Alicia Higgins-Kinane, Downers Grove, Illinois (site)
This space has been home to me for 20 years. It has evolved in that time from an easel to how it looks today. It is split into three sections so I can work on fabric and fibers projects while also paintings and drawings. I am experimenting with collage currently so I have several pieces working at once. All my inspiration comes from my daily drawings that are in marker. Situated in my basement, sharing my space with the furnace, water heater, and sump pump, it is a cozy space with lots of storage. I enjoy the view of my yard and the occasional wildlife that looks into my window at me.
One thing not in this space is a clock. It’s inevitable that time is always a factor, so I do not need that reminder while I work. One thing not noticeable may be my music, which is always on and at times soothes my process. Funny how a song outside the studio is fine but I will skip over anything that distracts from the work.
Haimi Fenichel, Ganei-Tikva, Israel
In the photograph presented here, the inner wall of my studio is revealed. There are countless compartments, shelves, drawers, and hangers, which constain my work’s tools and materials. Order, arrangement, severe pedantry, and the fantasy regimentation allow for the masculine instinctive and creative life of a male sculptor artist.
Liz Layton, Johnson City, Tennessee (site)
This small but efficient table-top studio is where I create many 2D illustrations and 3D fiber work. Though I have a basement studio area for creating my large format work, this smaller space is more conducive to my being a full-time student and new mother.
I have been making costume pieces for various exhibitions and film work, which are created with the 1940s sewing machine see here, as well as being hand-embellished with various notions. I avidly utilize mood boards, both physically and digitally, as the one seen in this photo features a variety of fashion inspired images, as well as the vibrant color palette and glittery textures I have been working with. My favorite containers for my art supplies are my beloved tool boxes. My cutting board doubles as an extra palette, when flipped, and holds years of marks from my previous paintings. I like to constantly rotate the kinds of supplies and images that I surround myself with, but thematically, they continually hold the same qualities; sparkly, colorful, and multifaceted!
Ray Cicin, Toronto, Canada (site)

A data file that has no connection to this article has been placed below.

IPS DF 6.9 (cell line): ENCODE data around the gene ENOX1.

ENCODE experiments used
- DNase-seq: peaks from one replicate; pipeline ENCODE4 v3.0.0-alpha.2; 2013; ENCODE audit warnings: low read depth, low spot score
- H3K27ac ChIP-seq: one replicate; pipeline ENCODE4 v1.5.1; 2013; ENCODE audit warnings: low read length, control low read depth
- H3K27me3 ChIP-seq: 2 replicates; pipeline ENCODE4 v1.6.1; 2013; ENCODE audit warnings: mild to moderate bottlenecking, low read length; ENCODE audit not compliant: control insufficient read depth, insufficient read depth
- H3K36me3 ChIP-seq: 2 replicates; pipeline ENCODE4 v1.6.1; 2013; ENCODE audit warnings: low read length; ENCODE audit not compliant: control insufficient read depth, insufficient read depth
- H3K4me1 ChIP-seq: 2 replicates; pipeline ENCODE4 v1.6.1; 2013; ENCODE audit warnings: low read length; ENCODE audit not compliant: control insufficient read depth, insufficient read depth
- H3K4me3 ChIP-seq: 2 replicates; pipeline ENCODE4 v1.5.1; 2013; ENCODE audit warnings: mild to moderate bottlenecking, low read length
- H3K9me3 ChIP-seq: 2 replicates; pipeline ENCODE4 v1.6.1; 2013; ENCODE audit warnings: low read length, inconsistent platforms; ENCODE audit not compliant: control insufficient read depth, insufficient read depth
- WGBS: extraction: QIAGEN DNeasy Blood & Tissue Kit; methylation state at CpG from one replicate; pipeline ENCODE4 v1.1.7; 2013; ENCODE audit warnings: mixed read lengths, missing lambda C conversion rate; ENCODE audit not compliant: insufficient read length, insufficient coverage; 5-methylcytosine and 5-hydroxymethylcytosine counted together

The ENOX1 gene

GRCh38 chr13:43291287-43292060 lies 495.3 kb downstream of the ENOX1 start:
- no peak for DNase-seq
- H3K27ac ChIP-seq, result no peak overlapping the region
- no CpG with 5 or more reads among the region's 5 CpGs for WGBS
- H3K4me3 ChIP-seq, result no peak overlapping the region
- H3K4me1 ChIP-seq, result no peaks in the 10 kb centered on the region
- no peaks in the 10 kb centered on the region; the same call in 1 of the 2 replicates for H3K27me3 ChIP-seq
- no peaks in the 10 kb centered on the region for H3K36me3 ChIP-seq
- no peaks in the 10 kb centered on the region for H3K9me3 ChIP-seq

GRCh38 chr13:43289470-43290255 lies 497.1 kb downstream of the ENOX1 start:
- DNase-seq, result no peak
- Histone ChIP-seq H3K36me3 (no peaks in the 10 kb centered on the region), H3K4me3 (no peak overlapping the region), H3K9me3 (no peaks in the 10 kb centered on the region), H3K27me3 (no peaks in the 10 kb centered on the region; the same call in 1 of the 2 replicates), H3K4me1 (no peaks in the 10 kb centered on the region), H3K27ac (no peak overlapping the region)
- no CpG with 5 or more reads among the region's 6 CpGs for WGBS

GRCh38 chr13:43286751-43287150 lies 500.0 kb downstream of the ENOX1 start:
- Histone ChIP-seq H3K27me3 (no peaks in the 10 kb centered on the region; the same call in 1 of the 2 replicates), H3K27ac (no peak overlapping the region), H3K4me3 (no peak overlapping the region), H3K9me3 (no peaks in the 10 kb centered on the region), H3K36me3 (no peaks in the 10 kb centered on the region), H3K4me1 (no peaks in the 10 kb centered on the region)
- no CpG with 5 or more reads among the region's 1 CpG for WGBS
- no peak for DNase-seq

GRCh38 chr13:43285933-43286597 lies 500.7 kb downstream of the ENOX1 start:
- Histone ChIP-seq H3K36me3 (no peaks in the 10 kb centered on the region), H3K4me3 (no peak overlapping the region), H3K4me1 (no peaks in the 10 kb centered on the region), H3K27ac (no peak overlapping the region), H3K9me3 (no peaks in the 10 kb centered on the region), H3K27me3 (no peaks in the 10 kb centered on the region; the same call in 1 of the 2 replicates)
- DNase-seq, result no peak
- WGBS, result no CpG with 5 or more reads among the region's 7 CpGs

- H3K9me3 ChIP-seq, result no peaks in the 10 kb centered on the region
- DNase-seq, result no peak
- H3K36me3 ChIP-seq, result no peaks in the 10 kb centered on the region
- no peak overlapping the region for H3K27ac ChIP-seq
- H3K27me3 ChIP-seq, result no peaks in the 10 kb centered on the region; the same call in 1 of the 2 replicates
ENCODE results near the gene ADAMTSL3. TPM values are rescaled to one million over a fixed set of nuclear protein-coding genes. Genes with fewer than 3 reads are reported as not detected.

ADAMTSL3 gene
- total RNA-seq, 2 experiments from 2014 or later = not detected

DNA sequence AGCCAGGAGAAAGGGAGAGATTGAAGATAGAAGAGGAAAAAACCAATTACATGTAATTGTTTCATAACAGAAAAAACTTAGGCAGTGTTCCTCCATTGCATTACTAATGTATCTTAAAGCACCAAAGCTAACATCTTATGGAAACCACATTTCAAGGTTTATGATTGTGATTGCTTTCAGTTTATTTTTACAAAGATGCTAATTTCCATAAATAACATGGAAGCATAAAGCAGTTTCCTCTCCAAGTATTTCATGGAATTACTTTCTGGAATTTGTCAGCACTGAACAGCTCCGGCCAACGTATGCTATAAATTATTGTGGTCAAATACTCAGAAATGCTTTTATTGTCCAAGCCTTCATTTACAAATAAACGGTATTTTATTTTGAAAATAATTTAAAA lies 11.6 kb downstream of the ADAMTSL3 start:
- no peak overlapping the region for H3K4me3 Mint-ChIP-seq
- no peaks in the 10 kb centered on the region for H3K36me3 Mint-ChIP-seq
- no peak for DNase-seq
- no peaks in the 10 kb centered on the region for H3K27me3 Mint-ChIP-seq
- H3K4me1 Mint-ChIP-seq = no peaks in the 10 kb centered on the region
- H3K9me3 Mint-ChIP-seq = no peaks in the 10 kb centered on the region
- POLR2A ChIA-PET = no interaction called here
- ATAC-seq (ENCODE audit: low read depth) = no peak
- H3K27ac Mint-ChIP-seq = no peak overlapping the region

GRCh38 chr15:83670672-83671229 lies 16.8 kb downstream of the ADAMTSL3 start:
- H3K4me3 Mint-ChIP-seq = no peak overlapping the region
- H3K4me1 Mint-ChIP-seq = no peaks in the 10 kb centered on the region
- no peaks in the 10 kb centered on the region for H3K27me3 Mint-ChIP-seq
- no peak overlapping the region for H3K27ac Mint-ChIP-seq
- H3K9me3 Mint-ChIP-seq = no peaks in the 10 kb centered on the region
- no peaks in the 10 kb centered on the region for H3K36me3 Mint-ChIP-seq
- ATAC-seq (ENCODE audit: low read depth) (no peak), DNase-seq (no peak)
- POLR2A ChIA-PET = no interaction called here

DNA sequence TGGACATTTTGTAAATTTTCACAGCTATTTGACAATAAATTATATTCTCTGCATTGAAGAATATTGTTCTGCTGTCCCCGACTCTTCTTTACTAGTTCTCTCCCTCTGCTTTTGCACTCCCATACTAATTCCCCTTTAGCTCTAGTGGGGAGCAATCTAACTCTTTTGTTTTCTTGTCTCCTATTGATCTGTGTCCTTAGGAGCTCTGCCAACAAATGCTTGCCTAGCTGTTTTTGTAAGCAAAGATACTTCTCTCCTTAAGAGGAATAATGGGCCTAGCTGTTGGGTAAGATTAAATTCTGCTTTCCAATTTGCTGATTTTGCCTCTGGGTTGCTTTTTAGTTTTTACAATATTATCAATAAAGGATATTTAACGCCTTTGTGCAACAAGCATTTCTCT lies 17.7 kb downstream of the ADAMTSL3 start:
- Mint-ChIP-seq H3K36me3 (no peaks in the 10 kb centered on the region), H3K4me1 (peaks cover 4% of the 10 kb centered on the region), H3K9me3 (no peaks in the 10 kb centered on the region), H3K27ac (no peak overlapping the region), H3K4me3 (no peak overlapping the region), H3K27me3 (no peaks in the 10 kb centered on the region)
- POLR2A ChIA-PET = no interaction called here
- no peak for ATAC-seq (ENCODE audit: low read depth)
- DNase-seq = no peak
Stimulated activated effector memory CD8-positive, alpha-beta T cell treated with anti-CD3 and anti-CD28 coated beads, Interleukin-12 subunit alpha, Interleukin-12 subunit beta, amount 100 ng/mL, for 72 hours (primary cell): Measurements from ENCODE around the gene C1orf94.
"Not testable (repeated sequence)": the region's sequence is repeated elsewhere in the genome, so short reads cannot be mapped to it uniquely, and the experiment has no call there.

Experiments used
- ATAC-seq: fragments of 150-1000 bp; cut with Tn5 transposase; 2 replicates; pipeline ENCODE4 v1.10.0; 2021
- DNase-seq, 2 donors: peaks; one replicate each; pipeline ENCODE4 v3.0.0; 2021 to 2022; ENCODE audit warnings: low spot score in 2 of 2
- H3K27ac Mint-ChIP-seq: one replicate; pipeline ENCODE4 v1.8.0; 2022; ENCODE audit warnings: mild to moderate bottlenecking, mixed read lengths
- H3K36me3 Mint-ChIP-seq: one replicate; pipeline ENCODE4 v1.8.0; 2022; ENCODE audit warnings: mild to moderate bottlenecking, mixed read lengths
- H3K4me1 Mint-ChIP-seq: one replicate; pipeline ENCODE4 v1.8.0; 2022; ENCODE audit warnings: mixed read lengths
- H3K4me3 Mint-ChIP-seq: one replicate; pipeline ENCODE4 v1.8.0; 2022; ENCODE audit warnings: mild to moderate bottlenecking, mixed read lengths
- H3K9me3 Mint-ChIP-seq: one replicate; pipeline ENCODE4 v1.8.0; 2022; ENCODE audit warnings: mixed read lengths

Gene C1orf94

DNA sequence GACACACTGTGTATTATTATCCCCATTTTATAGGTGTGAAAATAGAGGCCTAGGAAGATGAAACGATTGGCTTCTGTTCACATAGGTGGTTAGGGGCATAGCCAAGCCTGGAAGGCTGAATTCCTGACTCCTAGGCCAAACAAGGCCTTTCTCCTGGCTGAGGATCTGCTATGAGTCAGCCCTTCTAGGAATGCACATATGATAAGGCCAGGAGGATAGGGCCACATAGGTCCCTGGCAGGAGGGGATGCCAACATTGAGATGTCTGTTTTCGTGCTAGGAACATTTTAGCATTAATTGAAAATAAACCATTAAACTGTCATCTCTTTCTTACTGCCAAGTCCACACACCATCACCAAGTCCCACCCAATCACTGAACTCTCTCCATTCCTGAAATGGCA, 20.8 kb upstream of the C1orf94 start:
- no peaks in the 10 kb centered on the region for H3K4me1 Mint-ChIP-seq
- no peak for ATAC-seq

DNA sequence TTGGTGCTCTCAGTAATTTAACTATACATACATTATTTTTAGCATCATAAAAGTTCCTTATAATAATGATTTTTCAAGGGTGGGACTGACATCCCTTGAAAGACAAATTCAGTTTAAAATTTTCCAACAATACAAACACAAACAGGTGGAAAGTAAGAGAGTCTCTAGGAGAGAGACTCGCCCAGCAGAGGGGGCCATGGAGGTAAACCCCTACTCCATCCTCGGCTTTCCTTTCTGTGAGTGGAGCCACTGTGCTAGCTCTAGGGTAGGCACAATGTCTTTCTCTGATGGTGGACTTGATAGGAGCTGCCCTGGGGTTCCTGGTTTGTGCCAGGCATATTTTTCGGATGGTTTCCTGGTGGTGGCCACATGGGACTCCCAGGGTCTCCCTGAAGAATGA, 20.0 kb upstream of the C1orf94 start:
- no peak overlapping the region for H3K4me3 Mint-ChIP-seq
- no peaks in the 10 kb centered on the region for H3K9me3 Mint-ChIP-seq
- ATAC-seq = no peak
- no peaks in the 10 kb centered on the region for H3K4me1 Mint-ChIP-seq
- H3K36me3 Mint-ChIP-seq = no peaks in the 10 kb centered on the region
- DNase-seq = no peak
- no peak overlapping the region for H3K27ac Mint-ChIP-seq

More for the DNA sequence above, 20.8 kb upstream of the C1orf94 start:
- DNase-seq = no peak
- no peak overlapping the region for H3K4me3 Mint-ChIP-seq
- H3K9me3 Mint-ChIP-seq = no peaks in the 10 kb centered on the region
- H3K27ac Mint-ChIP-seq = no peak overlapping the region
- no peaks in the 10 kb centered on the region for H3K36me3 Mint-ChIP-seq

My studio is in a section of an old converted felt factory that was once the loading docks.
The building sits beside two main freight rail lines that bisect this city. I’m continually entertained by the view and rumble of passing trains and the endless flow of graffiti they are tagged with. My west facing windows illuminate the space with intense daylight all day long and provide a great view of the sky and sunsets. I prize working through the brilliant afternoon sunlight.
Luisa Caldwell, Brooklyn, New York (site)
What I love about this studio are the 15 foot tall ceilings that have allowed me to build up, and the 10 foot windows, with a sliver view of the East River. Breezes waft in and the curtains billow in summer, and in winter the low lying sun is blinding (hence the back lit photo) but warms the space nicely. I work with collected materials. The paintings are acrylic paint and fruit stickers, the hanging sculptures to the right are candy wrappers tied with thread, and the tower is made of stacked boxes. It’s with sadness that I submit this photograph, because of April 15 this year about 50 artists were evicted. It was the very last artist-occupied building on the Williamsburg Waterfront. This has been a fantastic studio.
Our favorite US shows of 2021, brought to you by the writers and editors of Hyperallergic.
Naito’s Op-inspired abstractions might have been an oblique way of dealing with feelings of displacement after moving to the United States.
BIENALSUR, the International Biennial of Contemporary Art of the South, has returned to Saudi Arabia for an exhibition presenting more than 20 international artists, including Filwa Nazer, Rafael Lozano-Hemmer, and Tony Oursler.
Braque’s paintings speak of self-containment, of a quietly impassioned, ongoing dedication to the task at hand.
In Amber Robles-Gordon’s artwork, the borders between states matter less than the overlapping territories of self, the never-ending negotiation of identity.
Schulte seems at once focused and restless, determined and open.
The archive kicks off an initiative by the Met Museum and the Studio Museum to conserve and digitize his works, and research the context of his photographs, his singular photographic techniques, and his life.
On view in Abu Dhabi until February 5, 2022, the paintings and sculptures in Modernisms shed new light on artists like Parviz Tanavoli, Fahrelnissa Zeid, and M.F. Husain.
In 1996, Nez Perce Tribe members had to fundraise hundreds of thousands of dollars to pay the Ohio History Connection to secure artifacts that were rightfully theirs.
Andrew McCarthy used a modified telescope to take over 150,000 images of the sun, combining them to create the stunningly crisp photo.
The city brought shows to life that will be talked about for years to come.